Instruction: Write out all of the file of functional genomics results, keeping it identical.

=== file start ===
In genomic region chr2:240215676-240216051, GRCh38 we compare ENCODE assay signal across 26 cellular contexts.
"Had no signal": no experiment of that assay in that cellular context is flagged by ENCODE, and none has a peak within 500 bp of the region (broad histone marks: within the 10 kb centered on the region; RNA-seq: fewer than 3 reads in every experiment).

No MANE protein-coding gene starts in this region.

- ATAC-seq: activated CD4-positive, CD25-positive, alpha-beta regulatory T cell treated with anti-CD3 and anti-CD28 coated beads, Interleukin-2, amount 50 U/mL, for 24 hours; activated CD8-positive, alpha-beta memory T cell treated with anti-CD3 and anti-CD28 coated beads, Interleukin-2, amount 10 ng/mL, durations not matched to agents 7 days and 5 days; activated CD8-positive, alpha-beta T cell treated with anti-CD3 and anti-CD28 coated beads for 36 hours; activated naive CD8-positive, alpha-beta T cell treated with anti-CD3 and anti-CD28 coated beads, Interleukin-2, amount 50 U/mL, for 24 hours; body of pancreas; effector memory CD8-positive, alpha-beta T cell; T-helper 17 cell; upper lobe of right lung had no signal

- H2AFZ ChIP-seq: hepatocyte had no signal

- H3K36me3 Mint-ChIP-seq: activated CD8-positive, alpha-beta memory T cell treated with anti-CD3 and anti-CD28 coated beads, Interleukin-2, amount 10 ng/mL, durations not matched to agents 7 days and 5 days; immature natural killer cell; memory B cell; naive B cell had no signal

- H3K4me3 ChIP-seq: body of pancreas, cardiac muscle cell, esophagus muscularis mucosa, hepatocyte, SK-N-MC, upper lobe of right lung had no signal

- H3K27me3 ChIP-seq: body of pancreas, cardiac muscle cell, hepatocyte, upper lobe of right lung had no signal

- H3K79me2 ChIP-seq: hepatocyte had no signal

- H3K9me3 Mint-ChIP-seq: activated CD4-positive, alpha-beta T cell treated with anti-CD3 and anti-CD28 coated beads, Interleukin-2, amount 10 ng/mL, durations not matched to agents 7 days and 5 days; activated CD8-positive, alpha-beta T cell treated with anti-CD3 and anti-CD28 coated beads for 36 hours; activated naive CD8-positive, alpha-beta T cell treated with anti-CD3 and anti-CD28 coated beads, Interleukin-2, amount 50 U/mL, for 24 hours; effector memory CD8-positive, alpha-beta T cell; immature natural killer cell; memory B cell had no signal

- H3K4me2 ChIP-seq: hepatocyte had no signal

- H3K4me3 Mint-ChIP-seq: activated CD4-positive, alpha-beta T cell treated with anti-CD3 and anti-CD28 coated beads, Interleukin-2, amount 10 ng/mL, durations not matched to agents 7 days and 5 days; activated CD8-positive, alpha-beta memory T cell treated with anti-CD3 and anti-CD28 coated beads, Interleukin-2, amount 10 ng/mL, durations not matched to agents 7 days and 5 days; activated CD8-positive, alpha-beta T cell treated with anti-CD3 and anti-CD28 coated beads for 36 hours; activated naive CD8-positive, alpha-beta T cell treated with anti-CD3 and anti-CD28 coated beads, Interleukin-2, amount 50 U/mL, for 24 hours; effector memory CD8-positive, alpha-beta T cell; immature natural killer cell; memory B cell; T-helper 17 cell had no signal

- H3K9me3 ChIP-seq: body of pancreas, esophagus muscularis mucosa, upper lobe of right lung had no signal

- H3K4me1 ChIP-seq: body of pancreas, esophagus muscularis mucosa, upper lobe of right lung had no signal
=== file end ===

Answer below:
In genomic region chr2:240215676-240216051, GRCh38 we compare ENCODE assay signal across 26 cellular contexts.
"Had no signal": no experiment of that assay in that cellular context is flagged by ENCODE, and none has a peak within 500 bp of the region (broad histone marks: within the 10 kb centered on the region; RNA-seq: fewer than 3 reads in every experiment).

No MANE protein-coding gene starts in this region.

- ATAC-seq: activated CD4-positive, CD25-positive, alpha-beta regulatory T cell treated with anti-CD3 and anti-CD28 coated beads, Interleukin-2, amount 50 U/mL, for 24 hours; activated CD8-positive, alpha-beta memory T cell treated with anti-CD3 and anti-CD28 coated beads, Interleukin-2, amount 10 ng/mL, durations not matched to agents 7 days and 5 days; activated CD8-positive, alpha-beta T cell treated with anti-CD3 and anti-CD28 coated beads for 36 hours; activated naive CD8-positive, alpha-beta T cell treated with anti-CD3 and anti-CD28 coated beads, Interleukin-2, amount 50 U/mL, for 24 hours; body of pancreas; effector memory CD8-positive, alpha-beta T cell; T-helper 17 cell; upper lobe of right lung had no signal

- H2AFZ ChIP-seq: hepatocyte had no signal

- H3K36me3 Mint-ChIP-seq: activated CD8-positive, alpha-beta memory T cell treated with anti-CD3 and anti-CD28 coated beads, Interleukin-2, amount 10 ng/mL, durations not matched to agents 7 days and 5 days; immature natural killer cell; memory B cell; naive B cell had no signal

- H3K4me3 ChIP-seq: body of pancreas, cardiac muscle cell, esophagus muscularis mucosa, hepatocyte, SK-N-MC, upper lobe of right lung had no signal

- H3K27me3 ChIP-seq: body of pancreas, cardiac muscle cell, hepatocyte, upper lobe of right lung had no signal

- H3K79me2 ChIP-seq: hepatocyte had no signal

- H3K9me3 Mint-ChIP-seq: activated CD4-positive, alpha-beta T cell treated with anti-CD3 and anti-CD28 coated beads, Interleukin-2, amount 10 ng/mL, durations not matched to agents 7 days and 5 days; activated CD8-positive, alpha-beta T cell treated with anti-CD3 and anti-CD28 coated beads for 36 hours; activated naive CD8-positive, alpha-beta T cell treated with anti-CD3 and anti-CD28 coated beads, Interleukin-2, amount 50 U/mL, for 24 hours; effector memory CD8-positive, alpha-beta T cell; immature natural killer cell; memory B cell had no signal

- H3K4me2 ChIP-seq: hepatocyte had no signal

- H3K4me3 Mint-ChIP-seq: activated CD4-positive, alpha-beta T cell treated with anti-CD3 and anti-CD28 coated beads, Interleukin-2, amount 10 ng/mL, durations not matched to agents 7 days and 5 days; activated CD8-positive, alpha-beta memory T cell treated with anti-CD3 and anti-CD28 coated beads, Interleukin-2, amount 10 ng/mL, durations not matched to agents 7 days and 5 days; activated CD8-positive, alpha-beta T cell treated with anti-CD3 and anti-CD28 coated beads for 36 hours; activated naive CD8-positive, alpha-beta T cell treated with anti-CD3 and anti-CD28 coated beads, Interleukin-2, amount 50 U/mL, for 24 hours; effector memory CD8-positive, alpha-beta T cell; immature natural killer cell; memory B cell; T-helper 17 cell had no signal

- H3K9me3 ChIP-seq: body of pancreas, esophagus muscularis mucosa, upper lobe of right lung had no signal

- H3K4me1 ChIP-seq: body of pancreas, esophagus muscularis mucosa, upper lobe of right lung had no signal